Raja Sekhar Vundru

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Ph.D on Dr.Ambedkar's Electoral System from the National Law School, Bangalore (NLSUI) Currently working as Deputy Director General, UIDAI, Government of India , New Delhi +911123752322 (office)

Wednesday, October 19, 2005

1857: The untouchable story

Published in Times Of India, New Delhi, 25 August, 2005

1857: The untouchable story
By RAJA SEKHAR VUNDRU

Any historic event properly dramatised would make a good film, be it
Clive of India (1935, USA) or Mangal Pandey — The Rising (2005,
India). The transformation of the military history of the Sepoy
Mutiny into the social history of the First War of Independence has
already taken a good deal of historians' time. Still, the underlying
facts need re-examination.

On February 11, 1857, Major General J B Hearsey, commanding the
Bengal Presidency Army reported an incident from Barrackpore to
Colonel R J H Birch, military secretary to the East India Company: A
high-caste Brahmin sepoy was stopped by an untouchable khalasi
employed at the ammunition depot. The thirsty untouchable sought
some water from the Brahmin's lota. The Brahmin sepoy refused, as
the untouchable's touch would defile the vessel. The khalasi taunted
the sepoy, "You think much of your caste, but wait a little, the
saheb-log will make you bite cartridges soaked in cow and pork fat,
and then where will your caste be?"

Soon, the rumour about the cartridges for the new Enfield Rifle
spread in the Bengal Army. The high-caste Brahmin sepoys who
dominated the army refused to use the new cartridges. The Muslim
sepoys were equally enraged.

Unlike the Bombay Army, which had a predominance of untouchable
Mahars (with a pre-colonial military history) or the Madras Army
with its Pariah and Mala untouchables, the Bengal Army had a high
presence of Brahmins. Lord William Bentick in 1826 was highly
critical of the Bengal Army, which had only a few low-caste sepoys,
and was an inefficient and expensive army.

Sir Charles Napier, the commanding officer of the Bengal Army in
1850, noted that if high-caste Hindoos were to opt between their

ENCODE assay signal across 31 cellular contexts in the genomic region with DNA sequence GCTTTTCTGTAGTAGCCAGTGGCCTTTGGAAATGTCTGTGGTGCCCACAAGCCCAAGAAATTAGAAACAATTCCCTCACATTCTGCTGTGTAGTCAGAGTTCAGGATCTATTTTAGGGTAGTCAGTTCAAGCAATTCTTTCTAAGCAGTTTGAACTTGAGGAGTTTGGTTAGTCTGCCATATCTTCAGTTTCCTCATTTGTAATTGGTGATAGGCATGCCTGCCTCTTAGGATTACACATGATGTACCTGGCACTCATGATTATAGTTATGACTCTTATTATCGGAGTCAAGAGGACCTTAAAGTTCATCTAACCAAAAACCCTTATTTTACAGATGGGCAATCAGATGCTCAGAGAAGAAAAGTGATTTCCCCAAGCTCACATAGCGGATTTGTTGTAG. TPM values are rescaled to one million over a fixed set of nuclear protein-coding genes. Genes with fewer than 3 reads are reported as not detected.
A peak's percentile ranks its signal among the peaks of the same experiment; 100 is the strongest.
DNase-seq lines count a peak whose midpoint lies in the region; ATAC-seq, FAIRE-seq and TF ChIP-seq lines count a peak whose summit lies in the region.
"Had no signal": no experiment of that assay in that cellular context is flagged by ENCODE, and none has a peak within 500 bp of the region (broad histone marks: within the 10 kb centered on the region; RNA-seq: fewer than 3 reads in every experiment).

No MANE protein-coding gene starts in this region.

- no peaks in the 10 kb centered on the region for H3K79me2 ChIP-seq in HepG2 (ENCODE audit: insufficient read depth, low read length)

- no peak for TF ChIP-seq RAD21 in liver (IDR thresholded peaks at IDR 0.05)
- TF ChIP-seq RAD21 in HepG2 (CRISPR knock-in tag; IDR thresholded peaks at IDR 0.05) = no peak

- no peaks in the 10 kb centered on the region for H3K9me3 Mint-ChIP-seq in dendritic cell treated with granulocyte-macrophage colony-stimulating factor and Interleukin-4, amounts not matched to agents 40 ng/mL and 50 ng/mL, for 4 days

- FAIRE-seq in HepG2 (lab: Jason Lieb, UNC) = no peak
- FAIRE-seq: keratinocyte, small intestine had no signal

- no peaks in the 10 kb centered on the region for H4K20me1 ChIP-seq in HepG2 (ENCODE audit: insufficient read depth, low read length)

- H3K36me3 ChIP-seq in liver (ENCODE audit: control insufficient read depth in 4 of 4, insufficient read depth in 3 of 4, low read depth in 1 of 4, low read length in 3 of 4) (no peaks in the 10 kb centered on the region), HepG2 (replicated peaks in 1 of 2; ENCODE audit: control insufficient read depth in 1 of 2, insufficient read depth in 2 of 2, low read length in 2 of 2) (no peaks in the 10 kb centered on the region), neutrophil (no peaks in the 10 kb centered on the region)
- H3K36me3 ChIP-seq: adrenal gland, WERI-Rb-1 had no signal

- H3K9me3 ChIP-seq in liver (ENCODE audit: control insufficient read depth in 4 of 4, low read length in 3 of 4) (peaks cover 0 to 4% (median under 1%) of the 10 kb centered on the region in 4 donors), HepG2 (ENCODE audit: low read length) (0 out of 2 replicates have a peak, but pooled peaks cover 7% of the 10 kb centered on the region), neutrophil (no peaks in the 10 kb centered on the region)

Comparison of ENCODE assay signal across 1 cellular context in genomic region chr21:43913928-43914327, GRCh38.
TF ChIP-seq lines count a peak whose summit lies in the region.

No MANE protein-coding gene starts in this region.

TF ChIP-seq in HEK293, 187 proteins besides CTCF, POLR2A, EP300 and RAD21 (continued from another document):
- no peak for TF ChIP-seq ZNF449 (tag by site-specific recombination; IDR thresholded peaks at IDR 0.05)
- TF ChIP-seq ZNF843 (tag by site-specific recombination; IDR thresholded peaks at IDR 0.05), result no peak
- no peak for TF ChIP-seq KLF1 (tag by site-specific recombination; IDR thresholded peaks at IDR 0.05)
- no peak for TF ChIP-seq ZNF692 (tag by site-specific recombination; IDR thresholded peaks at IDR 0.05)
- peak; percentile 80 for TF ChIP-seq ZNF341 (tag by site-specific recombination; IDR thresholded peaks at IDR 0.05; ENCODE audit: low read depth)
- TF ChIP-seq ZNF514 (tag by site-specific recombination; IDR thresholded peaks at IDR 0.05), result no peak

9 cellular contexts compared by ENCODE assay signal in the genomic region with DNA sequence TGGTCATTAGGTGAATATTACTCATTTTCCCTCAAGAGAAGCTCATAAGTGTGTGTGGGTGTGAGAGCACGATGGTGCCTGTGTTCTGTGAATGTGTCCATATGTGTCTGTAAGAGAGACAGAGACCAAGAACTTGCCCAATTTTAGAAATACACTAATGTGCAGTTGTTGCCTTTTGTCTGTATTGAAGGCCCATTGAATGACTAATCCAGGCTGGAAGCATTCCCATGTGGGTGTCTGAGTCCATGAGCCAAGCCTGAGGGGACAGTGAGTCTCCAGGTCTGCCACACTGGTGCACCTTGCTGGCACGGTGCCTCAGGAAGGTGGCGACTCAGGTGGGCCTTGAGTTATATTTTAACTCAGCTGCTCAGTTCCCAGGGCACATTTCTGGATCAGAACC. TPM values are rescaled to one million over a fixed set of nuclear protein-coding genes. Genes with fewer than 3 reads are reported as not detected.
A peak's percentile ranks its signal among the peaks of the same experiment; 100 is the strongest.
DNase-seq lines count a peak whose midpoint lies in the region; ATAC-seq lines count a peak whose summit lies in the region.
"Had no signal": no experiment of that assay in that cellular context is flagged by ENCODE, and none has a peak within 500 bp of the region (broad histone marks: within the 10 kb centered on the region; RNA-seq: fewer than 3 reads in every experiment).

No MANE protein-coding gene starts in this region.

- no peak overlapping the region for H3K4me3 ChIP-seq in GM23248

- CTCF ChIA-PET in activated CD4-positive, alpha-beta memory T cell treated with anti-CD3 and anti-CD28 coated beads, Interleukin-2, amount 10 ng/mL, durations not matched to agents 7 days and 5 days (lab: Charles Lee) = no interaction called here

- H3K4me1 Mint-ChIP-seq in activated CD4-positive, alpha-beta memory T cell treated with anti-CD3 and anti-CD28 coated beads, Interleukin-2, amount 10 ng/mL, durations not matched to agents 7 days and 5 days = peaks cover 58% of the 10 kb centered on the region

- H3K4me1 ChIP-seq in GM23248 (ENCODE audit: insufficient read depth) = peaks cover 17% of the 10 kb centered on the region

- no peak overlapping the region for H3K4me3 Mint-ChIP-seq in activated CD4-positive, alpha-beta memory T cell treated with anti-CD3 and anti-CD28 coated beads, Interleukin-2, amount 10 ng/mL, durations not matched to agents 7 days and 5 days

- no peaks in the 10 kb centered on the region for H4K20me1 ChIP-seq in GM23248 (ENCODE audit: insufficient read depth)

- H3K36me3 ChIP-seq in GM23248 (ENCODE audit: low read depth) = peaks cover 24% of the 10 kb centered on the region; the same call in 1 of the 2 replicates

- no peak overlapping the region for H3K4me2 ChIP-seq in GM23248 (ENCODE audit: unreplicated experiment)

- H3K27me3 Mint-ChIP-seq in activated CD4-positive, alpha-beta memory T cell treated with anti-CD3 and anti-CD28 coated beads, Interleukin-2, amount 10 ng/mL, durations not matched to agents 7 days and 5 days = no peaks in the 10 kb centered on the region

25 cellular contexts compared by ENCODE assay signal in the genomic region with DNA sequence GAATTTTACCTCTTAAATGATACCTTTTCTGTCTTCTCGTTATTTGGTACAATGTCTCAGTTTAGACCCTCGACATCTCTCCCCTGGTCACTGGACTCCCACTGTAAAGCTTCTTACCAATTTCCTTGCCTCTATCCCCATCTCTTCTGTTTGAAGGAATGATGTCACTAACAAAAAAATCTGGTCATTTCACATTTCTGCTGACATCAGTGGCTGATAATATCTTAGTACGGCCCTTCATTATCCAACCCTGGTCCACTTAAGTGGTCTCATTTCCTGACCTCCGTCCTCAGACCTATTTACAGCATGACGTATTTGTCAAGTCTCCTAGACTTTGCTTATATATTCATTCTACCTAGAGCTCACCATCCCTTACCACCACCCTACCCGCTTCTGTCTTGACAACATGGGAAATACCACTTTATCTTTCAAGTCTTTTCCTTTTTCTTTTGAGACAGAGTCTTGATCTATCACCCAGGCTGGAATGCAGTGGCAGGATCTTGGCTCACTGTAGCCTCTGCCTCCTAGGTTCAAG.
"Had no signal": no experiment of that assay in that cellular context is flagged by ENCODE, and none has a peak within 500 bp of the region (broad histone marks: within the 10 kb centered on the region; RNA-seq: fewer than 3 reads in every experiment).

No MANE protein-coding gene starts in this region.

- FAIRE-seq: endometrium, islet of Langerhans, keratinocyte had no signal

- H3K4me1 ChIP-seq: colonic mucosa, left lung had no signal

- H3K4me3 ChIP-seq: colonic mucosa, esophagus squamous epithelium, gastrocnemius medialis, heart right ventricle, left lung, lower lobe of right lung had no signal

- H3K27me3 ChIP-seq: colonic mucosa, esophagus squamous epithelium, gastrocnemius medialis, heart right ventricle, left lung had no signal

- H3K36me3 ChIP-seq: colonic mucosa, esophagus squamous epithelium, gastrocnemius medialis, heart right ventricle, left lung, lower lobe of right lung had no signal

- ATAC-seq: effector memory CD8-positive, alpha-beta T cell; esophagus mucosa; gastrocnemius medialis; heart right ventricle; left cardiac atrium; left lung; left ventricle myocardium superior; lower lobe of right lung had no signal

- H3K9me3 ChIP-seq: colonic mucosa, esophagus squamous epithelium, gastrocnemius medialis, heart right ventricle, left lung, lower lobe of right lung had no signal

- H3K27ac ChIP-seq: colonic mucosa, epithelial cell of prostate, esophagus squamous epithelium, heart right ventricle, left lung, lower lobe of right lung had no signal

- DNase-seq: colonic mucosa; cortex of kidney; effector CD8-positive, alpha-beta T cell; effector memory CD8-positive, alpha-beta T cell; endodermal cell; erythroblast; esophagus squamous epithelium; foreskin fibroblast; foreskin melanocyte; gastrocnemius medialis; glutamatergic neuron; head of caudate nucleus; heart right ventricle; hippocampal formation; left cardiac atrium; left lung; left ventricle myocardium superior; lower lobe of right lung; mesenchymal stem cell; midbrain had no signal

caste and military discipline, they would sacrifice the latter. Fear
of loss of caste prompted the Bengal Army's high-caste sepoys to
refuse to travel overseas, bury their brethren in the war fields and
eat food cooked by low-caste untouchables (who were traditionally
the company's cooks with no qualms in handling beef and pork).

B R Ambedkar, from a Mahar military lineage, argued in the 1930s
that the British established its rule in India with the help of
valorous untouchable soldiers. The Bengal Army, which fought the
Battle of Plassey, was largely composed of Dushads. The Anglo-
Maratha wars, which let the British into western India were won by
Mahars of the Bombay Army. The Madras Army, which defeated Tipu
Sultan in the south, was of untouchable Pariahs and Malas.

But the social composition of the company's army changed after
the British raised 74 regiments of Native Bengal Infantry, between
1757 and 1825. High-caste Hindoos chiefly Brahmins, drawn from the
military labour markets of Awadh and Bihar, dominated all these new
regiments.

Soon the British realised the role of caste vis-a-vis
loyalty, valour and discipline. Hence they recruited 24 regiments of
Punjabi Infantry between 1846 and 1857, mostly from untouchable,
Mazabhi Sikhs to balance the caste composition of the army.

For sepoys like Mangal Pandey and other high-caste men, caste
came before their military career. Biting cartridges coated with cow
fat was a dreadful prospect that led to loss of caste. Such fears
ignited the Mutiny or the First War of Independence. Caste and
religious loyalty once again took precedence over military
discipline 127 years later, when a few Sikh soldiers deserted Indian
Army after the 1984 Operation Bluestar.

But the savage massacre of British women and children on July
15, 1857 by sepoys at Bibi-Ghar, Cawnpore, which Karl Marx compared
to the practices of the Christian Byzantine Empire, was a pointer to
the ritualistic killings done by high caste men when confronted with
a threat to their caste. A modern day analogy would be the
butchering of lowcaste women and children by Ranvir Sena.

Finally, it was the untouchable Mazabhi Sikh soldiers who broke
the sepoys' siege of Delhi on September 15, 1857. The Mahars and
Pariahs from Bombay and Madras armies were pressed into service.

A re-reading of history could even bring out poetic justice in the
great historic moment — events that began with the refusal of water
to an untouchable by a high-caste Brahmin sepoy, were put to an end
by untouchable soldiers. So much for the `rising' of Mangal Pandey.

The writer is an IAS officer.

2 Comments:

Blogger sita said...

Thanks for this article.History needs to be revisited and corrected especially along the caste lines in this country. Such articles should be prescribed for study in colleges and debated upon to break myths of upper caste valour, and honesty.

8:53 AM  
Blogger வேயுறுதோளிபங்கன் said...

Well written.

9:57 AM  

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